From the smallest microbe to the largest mammal, Life Science explores the origins, evolution and expansion of life in all its forms. Explore a wide range of topics from biology to genetics and evolution.
A massive white oak in the hometown of the University of Georgia has many wondering whether a tree can even have legal rights — and about the future of the environmental and animal rights movements.
Researchers are studying the chemistry behind what makes cats go crazy for catnip. And whether or not the chemical compound could have medicinal benefits for treating diseases like cancer.
Could these incredible new organisms provide clues about how life might exist in other areas on Earth — or even on other planets?
Researchers are calling for a new "Noah's Ark" to store microbes that might one day be valuable.
The more we research our closest extinct human ancestor, the more we realize how similar we were. But could we have shared a joke?
Scientists have discovered the two gene families that play key roles in making fruits and vegetables either round or long. So, could a square fruit be on the horizon?
You could call dopamine the most misunderstood neurochemical in the brain. It's allegedly the cause of people getting addicted to drugs, chocolate or video games. But what does really dopamine do?
A new study shows that mothers prefer daughters and fathers prefer sons, regardless of economic background, contradicting an earlier well-known hypothesis.
North Americans have been moving south for tens of thousands of years.
Superhuman powers are rare, but some do exist. But what if scientists used gene manipulation to create humans with super strength and abilities in the future — like super soldiers?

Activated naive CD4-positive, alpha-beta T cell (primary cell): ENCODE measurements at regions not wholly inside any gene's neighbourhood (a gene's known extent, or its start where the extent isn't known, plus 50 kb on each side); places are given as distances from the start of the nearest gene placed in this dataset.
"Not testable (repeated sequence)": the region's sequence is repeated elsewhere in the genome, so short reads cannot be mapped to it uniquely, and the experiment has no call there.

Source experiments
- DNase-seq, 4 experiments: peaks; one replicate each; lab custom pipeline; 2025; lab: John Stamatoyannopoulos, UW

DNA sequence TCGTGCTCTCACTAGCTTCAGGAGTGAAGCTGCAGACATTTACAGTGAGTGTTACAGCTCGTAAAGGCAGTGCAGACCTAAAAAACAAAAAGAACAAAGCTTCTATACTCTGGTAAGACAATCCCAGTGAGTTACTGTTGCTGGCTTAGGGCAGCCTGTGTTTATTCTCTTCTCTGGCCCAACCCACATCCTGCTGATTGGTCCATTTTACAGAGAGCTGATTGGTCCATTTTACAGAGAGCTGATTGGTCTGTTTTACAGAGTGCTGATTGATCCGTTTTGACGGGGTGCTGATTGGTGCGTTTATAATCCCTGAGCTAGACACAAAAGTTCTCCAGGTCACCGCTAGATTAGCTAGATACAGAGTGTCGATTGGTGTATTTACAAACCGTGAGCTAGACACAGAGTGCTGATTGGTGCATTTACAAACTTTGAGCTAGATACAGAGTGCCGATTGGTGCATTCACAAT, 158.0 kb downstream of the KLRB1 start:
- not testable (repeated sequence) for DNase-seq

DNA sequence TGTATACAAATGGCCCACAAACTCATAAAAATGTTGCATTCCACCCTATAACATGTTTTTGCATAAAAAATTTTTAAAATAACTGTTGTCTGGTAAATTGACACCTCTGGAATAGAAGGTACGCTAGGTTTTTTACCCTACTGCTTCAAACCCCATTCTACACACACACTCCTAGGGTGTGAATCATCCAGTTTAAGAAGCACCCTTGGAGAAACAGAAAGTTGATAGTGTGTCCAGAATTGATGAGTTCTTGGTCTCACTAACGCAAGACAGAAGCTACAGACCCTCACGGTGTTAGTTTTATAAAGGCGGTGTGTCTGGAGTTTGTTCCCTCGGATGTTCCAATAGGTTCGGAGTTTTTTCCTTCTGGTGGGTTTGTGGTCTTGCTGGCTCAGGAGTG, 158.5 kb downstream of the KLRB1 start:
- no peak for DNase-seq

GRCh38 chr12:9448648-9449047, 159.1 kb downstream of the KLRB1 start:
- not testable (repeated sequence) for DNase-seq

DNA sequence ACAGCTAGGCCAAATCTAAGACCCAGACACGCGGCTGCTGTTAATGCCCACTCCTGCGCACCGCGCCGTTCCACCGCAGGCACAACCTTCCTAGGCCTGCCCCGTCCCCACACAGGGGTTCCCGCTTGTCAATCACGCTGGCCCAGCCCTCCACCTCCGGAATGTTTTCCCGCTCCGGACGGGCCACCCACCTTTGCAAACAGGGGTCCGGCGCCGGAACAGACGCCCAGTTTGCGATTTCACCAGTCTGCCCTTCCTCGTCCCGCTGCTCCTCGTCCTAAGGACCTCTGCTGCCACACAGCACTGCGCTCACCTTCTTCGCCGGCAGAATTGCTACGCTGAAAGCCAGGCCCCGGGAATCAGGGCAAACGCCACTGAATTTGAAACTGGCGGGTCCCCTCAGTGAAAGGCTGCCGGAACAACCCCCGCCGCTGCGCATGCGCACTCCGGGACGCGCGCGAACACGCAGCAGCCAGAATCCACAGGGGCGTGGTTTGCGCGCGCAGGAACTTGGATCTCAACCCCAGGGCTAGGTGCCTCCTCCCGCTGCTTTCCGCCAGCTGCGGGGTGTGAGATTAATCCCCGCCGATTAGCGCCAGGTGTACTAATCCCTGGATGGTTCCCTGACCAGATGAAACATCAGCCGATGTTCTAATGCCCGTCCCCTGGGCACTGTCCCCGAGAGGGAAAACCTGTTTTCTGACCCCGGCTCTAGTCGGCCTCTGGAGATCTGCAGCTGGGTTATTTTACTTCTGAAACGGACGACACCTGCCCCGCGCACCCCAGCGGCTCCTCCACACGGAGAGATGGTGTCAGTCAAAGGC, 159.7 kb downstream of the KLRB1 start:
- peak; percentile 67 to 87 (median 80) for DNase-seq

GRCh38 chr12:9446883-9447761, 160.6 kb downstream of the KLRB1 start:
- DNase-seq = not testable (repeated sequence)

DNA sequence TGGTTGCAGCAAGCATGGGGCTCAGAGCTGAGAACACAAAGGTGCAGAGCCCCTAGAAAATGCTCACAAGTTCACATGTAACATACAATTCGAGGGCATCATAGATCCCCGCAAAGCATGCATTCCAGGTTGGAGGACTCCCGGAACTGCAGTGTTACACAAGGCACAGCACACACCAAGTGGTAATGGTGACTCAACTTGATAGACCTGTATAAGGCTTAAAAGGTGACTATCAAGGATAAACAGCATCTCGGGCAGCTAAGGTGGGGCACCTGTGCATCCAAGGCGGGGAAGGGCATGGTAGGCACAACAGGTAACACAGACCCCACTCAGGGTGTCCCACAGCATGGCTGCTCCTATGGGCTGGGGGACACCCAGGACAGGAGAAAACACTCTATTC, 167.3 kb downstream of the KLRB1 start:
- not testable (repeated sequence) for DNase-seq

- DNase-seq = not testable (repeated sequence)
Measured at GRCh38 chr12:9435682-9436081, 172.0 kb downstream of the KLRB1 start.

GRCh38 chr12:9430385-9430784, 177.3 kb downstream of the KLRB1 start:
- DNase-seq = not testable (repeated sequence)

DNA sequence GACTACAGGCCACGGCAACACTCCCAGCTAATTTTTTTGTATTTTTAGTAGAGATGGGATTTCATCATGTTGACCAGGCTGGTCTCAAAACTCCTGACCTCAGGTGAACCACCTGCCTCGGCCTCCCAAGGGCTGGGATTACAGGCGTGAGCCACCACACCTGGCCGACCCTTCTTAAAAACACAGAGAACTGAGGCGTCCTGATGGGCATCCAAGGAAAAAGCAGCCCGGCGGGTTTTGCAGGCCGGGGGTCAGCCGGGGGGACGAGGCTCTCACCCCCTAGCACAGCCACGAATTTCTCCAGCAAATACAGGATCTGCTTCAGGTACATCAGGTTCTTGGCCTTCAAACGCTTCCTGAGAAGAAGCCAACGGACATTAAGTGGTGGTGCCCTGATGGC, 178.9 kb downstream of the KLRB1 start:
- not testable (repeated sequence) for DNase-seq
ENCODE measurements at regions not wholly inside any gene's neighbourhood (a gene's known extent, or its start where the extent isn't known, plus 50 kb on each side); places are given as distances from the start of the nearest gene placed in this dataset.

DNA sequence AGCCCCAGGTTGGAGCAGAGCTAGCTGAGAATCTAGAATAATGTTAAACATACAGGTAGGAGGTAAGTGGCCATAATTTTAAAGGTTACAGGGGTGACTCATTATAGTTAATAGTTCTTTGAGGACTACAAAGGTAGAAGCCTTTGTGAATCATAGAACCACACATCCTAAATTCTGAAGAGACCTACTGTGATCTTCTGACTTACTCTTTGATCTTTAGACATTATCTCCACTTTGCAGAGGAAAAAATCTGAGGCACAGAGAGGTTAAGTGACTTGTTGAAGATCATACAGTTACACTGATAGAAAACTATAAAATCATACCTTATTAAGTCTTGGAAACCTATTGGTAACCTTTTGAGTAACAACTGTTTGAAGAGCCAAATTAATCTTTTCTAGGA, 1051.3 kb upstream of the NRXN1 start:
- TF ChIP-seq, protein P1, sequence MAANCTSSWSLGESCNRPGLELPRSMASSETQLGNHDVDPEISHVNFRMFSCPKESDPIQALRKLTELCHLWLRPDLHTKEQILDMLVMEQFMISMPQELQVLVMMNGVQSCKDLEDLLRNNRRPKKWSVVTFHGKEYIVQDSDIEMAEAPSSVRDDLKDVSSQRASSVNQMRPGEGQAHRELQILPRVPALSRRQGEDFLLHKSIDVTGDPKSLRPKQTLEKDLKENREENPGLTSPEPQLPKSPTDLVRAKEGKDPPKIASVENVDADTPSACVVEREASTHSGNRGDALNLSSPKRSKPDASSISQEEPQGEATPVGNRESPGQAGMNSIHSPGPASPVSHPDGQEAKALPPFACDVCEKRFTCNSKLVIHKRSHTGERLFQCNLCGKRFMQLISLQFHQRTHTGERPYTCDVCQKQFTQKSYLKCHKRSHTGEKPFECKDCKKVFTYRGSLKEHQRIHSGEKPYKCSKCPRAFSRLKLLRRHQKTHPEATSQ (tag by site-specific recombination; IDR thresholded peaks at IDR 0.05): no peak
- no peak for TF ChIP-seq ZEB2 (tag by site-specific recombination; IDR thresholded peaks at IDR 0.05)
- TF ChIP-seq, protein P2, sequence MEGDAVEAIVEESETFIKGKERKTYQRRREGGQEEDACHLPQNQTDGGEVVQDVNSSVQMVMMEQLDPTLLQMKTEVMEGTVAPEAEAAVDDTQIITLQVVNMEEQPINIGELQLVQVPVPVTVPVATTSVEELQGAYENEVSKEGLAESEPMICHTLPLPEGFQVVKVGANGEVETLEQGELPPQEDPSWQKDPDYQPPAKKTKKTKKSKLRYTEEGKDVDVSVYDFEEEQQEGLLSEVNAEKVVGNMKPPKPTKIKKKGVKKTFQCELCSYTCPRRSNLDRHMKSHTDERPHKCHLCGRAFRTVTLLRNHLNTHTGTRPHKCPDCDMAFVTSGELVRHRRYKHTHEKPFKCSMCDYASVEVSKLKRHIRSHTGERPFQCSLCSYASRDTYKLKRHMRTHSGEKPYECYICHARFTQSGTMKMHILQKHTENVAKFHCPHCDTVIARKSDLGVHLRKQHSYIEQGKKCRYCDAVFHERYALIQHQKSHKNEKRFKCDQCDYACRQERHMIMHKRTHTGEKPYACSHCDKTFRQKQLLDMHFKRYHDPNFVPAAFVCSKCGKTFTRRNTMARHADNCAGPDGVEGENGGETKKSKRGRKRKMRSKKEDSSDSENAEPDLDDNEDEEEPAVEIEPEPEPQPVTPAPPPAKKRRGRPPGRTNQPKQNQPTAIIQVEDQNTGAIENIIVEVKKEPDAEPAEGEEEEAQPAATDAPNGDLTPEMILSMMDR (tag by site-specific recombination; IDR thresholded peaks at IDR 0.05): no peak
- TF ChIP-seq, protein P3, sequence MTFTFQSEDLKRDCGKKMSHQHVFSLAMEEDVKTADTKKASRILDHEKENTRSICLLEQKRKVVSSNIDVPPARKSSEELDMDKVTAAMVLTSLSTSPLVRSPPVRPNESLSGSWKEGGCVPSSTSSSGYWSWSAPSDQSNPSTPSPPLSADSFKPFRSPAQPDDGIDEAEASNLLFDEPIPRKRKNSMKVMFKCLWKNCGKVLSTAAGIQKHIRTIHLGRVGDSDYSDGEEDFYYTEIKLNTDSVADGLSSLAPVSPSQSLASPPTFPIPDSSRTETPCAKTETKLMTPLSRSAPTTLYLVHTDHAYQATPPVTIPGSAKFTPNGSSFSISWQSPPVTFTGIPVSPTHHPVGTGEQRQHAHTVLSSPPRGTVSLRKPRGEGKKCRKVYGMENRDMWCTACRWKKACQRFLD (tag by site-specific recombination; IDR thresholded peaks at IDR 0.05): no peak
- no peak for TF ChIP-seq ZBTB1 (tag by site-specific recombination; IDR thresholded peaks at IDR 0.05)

Machines can translate some of the biological functions of plants into synthesizer sounds. But are these synthesized translations the same thing as music?
Hundreds of crops in developing countries are relatively unknown in the developed world because they're often hard to grow or export. But scientists have found that CRISPR editing can speed up traditional plant breeding techniques.
How does a plant — incapable of waving its arms or screaming — attract attention and spread its seed? By evolving a powerful stink or an attractive color, of course.
New research suggests modern humans owe some of our genetic resistance against RNA viruses to our Neanderthal ancestors.
The noises that others make — be it walking, chewing or breathing heavily — are very noticeable to us. Yet we seldom hear it in ourselves. Why is that?
Can a plant disappear for more than a century and then come back? Unicorn root, gone for 130 years, reappeared in the summer of 2018, completely out of the blue.
A strange, but surprisingly accurate, ancient Egyptian pregnancy test survived for millennia and was spread around Africa and Europe because it was just that effective.
Homo erectus lived for more than a million years on Earth, but laziness and lack of innovation might have been the death of them.
Turns out that evolutionary advantages can come with a price.
Composites from DNA in cold cases is helping investigators make predictions about the appearance of both suspects and victims in hopes of generating leads.
Roller coaster junkies rejoice: Riding these coasters could be a safe way to deal with your addiction to endorphins.
What happens when twins are reunited decades later? And how in the world can you explain separated twins giving their firstborn son or their family dog the same exact name?
Is your first memory of lying in a crib? You may want to revisit that. A new large study found that nearly 40 percent of participants had a first memory that was improbably early.
Scientists have found that ancient fossilized chlorophyll was dark red and purple in its concentrated form, which means that when diluted by water or soil, it would have lent a pink cast to earth and sea.
Researchers say that Otzi, the ancient man found in the Alps in 1991, lived on a diet loaded with fat to maintain warmth and energy in his cold, high-altitude environment.